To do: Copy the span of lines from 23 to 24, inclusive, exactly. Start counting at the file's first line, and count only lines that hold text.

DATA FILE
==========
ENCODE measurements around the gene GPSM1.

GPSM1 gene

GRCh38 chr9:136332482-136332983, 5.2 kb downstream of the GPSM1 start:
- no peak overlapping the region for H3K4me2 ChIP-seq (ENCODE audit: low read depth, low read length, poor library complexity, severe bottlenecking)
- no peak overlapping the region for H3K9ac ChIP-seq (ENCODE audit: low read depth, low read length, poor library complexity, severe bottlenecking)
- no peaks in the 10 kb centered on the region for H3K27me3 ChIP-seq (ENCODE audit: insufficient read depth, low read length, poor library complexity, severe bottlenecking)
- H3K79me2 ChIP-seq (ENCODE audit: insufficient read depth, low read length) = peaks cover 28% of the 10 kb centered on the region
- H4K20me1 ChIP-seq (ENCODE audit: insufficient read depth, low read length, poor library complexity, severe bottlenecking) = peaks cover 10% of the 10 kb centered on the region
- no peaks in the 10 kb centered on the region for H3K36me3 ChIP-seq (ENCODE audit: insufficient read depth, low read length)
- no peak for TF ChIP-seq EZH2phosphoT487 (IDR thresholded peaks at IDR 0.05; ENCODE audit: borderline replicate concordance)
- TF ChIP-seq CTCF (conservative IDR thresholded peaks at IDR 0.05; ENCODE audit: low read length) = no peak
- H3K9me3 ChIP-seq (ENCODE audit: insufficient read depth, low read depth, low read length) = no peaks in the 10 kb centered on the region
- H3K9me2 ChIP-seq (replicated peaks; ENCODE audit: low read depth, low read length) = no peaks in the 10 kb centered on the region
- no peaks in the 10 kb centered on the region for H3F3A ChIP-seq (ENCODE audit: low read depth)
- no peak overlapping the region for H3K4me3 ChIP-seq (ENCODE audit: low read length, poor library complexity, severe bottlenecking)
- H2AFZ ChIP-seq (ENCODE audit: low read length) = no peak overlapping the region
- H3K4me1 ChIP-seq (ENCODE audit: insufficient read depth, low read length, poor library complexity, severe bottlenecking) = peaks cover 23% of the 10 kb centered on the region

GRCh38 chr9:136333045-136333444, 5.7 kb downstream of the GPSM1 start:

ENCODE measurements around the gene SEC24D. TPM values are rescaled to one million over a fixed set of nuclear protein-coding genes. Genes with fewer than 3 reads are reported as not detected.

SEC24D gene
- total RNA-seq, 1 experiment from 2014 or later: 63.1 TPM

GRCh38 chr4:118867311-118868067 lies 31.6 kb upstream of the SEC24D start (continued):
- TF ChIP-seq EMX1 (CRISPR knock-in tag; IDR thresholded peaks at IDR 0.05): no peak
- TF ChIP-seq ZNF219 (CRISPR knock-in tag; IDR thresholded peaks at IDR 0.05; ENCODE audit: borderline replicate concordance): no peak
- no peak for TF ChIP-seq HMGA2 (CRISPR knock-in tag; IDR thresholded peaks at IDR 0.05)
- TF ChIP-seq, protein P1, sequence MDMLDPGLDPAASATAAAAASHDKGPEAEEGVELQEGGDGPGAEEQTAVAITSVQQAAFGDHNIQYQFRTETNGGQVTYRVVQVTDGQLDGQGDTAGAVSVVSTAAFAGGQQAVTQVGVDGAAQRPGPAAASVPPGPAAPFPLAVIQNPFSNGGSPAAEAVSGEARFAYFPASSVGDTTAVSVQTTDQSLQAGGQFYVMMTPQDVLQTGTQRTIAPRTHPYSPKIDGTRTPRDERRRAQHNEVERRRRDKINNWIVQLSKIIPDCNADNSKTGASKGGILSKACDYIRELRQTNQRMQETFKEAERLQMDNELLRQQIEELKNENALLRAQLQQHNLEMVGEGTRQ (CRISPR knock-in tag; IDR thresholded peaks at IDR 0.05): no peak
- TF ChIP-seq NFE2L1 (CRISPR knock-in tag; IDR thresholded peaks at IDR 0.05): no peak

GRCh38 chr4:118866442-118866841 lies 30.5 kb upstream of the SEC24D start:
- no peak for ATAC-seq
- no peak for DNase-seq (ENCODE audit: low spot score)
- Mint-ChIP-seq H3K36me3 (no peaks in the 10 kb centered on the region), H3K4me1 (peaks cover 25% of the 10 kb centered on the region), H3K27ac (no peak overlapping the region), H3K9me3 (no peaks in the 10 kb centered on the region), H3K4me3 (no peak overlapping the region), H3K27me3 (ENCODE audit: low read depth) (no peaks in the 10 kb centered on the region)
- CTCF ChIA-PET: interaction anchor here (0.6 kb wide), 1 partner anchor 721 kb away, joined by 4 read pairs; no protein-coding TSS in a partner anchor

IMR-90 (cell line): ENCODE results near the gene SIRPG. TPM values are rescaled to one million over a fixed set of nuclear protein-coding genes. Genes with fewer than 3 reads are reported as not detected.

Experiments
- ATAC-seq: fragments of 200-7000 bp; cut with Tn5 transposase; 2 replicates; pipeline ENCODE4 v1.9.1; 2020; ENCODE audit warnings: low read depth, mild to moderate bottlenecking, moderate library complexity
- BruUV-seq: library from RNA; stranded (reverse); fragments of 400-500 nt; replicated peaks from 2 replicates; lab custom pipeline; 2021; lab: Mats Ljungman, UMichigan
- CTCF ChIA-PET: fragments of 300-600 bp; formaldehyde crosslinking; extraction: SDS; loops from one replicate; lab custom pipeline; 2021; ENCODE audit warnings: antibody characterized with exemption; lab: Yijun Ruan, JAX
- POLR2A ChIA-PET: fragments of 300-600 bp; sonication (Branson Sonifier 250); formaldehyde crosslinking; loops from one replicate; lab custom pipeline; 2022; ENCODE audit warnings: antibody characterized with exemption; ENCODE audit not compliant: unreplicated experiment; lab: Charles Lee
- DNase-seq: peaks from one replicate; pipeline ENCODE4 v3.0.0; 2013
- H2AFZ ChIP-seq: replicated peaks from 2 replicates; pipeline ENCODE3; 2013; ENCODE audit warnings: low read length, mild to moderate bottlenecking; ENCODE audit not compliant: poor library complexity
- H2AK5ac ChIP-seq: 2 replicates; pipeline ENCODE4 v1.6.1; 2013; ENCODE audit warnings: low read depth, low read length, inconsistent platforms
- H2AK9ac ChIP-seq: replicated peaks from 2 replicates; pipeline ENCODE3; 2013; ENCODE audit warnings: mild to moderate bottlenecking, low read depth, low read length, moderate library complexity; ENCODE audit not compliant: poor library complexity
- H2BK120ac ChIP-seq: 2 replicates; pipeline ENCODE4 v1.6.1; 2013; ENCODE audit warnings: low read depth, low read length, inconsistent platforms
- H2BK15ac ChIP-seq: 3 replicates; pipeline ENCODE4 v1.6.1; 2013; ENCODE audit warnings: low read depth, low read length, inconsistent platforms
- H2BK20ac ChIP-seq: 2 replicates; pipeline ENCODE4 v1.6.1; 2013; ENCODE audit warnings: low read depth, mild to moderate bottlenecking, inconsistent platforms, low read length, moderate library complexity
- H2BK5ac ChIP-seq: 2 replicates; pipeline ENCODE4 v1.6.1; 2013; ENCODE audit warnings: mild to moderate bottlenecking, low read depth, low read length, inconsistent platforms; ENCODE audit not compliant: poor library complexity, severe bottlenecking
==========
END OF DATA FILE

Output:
- TF ChIP-seq EMX1 (CRISPR knock-in tag; IDR thresholded peaks at IDR 0.05): no peak
- TF ChIP-seq ZNF219 (CRISPR knock-in tag; IDR thresholded peaks at IDR 0.05; ENCODE audit: borderline replicate concordance): no peak